How that can happen in an NHL playoff game is almost unfathomable. Yet the Wings managed to make Hamilton look like Orr and allowed Jordan Caron, he of 12 goals in four NHL seasons, to score a goal. My hot take: That’s not a recipe for success in the NHL playoffs.
–Niklas Kronwall’s hit to stop Brad Marchand on a partial breakaway may have been 100 percent tripping, but it was just so masterful.
That was some Mortal Kombat stuff right there. I wouldn’t have called a penalty either.
–The Bruins’ hit of the night, unsurprisingly, came from Madman Kevan Miller. (Yes, I just made up that nickname. Yes, you should use it profusely. Yes, I’d like to collect royalties if it catches on. No, I don’t think it will.)
Miller caught Luke Glendening in the corner, and Glendening went flying as if he had stepped on one of those awesome launchers from MTV’s 1990s show “Sandblast.” You know, those things that sent people flying over a swimming pool into a giant mountain made from a gymnastics pad? Yeah, I know you know exactly what I’m talking about. That’s what Glendening stepped on.
–How bad were the Red Wings in the first period? Well, they got their first shot on net 1:14 in the game, a harmless wrister that would have gone wide if not for Tuukka Rask’s decision to reach for a glove save. The Red Wings didn’t get another shot on goal for 12 minutes and 36 seconds. They headed to the dressing room not only trailing 2-0 on the scoreboard but also with just four shots on net, one of which was a meek backhand from Gustav Nyquist that slid toward Rask at a scorching 3 mph.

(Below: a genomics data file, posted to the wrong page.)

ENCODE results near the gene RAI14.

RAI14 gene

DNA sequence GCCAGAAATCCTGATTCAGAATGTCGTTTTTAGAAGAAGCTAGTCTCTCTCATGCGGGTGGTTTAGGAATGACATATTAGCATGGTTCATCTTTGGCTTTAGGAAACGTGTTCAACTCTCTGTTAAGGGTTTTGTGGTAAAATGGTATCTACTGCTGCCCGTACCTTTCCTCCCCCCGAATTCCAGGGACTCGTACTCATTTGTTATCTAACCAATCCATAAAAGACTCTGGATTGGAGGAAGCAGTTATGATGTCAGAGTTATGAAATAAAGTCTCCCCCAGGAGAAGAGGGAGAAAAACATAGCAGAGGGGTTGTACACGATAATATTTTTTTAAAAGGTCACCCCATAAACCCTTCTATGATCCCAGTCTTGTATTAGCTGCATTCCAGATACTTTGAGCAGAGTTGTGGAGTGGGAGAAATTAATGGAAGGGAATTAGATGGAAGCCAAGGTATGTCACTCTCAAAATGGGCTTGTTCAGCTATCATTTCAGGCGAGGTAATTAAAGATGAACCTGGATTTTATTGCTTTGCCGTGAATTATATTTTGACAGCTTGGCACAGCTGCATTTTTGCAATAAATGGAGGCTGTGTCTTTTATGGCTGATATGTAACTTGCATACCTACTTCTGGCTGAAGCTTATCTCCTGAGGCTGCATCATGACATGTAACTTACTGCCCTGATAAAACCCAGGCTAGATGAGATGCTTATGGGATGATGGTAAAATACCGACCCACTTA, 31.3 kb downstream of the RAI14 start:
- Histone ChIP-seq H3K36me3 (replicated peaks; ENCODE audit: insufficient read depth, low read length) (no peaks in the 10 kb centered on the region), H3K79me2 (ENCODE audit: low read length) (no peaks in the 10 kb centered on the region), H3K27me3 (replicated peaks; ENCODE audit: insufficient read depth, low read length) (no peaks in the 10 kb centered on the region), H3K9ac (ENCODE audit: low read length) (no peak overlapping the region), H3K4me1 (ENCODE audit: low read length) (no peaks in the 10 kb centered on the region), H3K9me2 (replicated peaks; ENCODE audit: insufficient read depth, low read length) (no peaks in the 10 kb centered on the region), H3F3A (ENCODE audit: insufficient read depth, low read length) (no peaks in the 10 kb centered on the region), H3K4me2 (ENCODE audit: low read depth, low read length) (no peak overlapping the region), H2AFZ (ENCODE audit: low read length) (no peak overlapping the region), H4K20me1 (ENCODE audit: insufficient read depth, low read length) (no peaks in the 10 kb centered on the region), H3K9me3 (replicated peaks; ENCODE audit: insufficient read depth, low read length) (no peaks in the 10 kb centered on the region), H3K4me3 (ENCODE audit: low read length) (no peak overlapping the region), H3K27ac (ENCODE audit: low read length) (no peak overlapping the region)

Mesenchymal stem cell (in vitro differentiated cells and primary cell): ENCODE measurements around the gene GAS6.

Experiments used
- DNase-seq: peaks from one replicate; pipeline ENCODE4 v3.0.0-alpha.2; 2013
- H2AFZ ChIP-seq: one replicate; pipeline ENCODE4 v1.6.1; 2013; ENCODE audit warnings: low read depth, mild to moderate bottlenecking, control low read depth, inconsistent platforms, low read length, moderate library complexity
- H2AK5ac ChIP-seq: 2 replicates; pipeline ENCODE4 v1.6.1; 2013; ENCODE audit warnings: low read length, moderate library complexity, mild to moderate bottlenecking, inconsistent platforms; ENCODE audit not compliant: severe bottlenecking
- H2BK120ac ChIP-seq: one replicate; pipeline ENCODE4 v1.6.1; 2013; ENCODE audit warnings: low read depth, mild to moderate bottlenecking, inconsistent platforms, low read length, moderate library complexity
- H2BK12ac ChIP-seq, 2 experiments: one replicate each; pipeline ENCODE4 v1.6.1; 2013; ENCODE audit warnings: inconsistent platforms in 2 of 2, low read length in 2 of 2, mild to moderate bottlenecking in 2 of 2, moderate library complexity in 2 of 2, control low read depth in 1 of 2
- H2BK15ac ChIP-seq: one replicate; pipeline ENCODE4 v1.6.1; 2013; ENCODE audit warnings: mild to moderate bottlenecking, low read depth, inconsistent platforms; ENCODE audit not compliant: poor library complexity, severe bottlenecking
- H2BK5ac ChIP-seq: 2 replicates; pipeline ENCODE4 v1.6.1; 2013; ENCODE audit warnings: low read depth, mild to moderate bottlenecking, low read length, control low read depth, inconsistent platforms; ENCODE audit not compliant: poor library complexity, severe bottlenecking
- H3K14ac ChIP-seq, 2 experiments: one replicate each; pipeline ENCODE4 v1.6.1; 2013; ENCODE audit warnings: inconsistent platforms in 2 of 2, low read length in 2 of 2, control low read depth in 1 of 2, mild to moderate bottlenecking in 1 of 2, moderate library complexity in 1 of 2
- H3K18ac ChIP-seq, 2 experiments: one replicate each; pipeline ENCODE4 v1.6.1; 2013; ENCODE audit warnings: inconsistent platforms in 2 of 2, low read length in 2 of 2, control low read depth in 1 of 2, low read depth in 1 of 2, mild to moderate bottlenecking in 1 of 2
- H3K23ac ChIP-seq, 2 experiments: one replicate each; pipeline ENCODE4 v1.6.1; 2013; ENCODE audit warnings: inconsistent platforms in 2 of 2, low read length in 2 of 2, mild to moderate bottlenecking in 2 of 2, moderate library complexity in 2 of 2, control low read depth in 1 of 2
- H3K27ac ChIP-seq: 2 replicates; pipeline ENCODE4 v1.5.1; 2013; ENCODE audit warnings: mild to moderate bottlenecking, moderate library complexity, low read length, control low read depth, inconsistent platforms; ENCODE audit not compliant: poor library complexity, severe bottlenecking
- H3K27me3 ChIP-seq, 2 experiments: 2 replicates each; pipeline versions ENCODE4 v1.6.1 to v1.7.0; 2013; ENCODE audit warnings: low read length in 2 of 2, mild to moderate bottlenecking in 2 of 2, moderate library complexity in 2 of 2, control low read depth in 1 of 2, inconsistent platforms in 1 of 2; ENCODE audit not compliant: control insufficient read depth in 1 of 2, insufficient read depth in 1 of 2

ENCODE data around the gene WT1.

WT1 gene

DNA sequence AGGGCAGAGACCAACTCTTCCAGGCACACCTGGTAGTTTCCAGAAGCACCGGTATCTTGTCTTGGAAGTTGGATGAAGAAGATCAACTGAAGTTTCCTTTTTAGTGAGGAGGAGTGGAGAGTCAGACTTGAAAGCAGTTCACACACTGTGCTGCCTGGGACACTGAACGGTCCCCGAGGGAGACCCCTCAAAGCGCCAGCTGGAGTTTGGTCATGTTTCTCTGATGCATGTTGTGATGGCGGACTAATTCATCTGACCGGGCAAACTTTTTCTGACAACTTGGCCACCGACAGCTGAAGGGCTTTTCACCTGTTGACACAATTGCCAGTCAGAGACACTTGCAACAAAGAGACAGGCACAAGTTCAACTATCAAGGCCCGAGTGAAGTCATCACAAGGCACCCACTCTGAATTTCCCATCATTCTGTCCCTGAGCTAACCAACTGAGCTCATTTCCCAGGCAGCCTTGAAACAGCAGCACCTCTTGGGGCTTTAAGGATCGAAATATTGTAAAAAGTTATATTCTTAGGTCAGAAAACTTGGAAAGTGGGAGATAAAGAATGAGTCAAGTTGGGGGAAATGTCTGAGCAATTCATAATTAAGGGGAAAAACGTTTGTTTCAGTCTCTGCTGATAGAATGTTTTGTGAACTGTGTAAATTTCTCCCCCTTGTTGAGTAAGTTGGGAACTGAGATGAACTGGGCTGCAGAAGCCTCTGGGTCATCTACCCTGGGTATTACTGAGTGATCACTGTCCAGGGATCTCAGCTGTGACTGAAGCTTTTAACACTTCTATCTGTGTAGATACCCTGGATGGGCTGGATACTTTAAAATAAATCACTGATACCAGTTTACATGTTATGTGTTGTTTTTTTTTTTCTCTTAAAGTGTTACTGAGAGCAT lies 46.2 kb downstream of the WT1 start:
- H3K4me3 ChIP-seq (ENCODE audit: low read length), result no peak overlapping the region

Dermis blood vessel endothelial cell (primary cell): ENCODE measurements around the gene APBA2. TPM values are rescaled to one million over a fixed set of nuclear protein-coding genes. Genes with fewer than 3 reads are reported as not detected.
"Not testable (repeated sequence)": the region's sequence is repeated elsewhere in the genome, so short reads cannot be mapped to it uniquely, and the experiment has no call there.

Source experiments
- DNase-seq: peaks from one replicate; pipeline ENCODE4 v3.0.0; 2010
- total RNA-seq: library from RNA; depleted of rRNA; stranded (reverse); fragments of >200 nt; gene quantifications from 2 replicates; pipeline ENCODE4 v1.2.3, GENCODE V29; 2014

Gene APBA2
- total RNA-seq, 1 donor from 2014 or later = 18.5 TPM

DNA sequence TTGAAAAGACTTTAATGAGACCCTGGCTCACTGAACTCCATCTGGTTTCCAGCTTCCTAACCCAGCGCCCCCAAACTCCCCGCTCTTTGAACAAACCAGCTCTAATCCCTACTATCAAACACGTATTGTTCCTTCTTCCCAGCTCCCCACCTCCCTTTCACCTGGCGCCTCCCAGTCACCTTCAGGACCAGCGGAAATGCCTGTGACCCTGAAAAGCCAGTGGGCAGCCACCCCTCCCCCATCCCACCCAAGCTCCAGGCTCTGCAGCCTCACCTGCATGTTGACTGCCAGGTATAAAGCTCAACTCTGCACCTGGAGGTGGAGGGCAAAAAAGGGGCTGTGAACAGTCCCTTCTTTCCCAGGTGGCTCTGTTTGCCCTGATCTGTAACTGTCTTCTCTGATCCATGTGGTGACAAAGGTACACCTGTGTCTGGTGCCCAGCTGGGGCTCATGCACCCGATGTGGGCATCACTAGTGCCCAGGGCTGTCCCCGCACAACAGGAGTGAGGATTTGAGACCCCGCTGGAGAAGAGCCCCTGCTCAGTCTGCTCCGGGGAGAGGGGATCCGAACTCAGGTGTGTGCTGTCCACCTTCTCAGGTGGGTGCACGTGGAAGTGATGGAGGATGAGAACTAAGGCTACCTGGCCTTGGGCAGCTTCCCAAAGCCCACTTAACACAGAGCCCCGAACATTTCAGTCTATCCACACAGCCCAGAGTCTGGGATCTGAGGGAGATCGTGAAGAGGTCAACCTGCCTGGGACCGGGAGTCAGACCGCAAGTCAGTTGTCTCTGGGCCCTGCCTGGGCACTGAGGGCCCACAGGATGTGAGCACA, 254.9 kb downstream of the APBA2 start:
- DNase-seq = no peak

It’s hard to win when you don’t score, and it’s hard to score when you don’t shoot. We saw in Game 3 just how dependent Detroit is on puck possession.
–Let’s address this “HOCKEYTOWN” situation. I have no problem with Detroit, or the Red Wings, or their fans. In fact, I like the Red Wings. How could you not, really?
But if you print “HOCKEYTOWN” across center ice, you better live up to the reputation. And on Tuesday night, the home fans did not.
It started when some jackwagon decided to hurl an octopus at Tuukka Rask during the national anthem. It missed him by a foot or two. Throw as many eight-pronged alien creatures onto the ice as you want, but don’t throw them at stationary players on the ice. That fan should have been escorted out of the building without getting to see even a second of that game, but I imagine he (or she) was not.
Later, when Brad Marchand needed the assistance of a trainer to skate off the ice after taking a shin-to-shin hit at full speed from Brendan Smith, the 20,000 fans in attendance were louder than they were all night, as they rained chants of “Bull [poop]” down onto the ice. First off, it wasn’t bull poop. It was a leg check, and it was tripping, and it was a two-minute penalty. But home fans in any arena are always going to disagree with calls that go against the home team, so that’s not an issue. The problem is chanting while a player is down on the ice.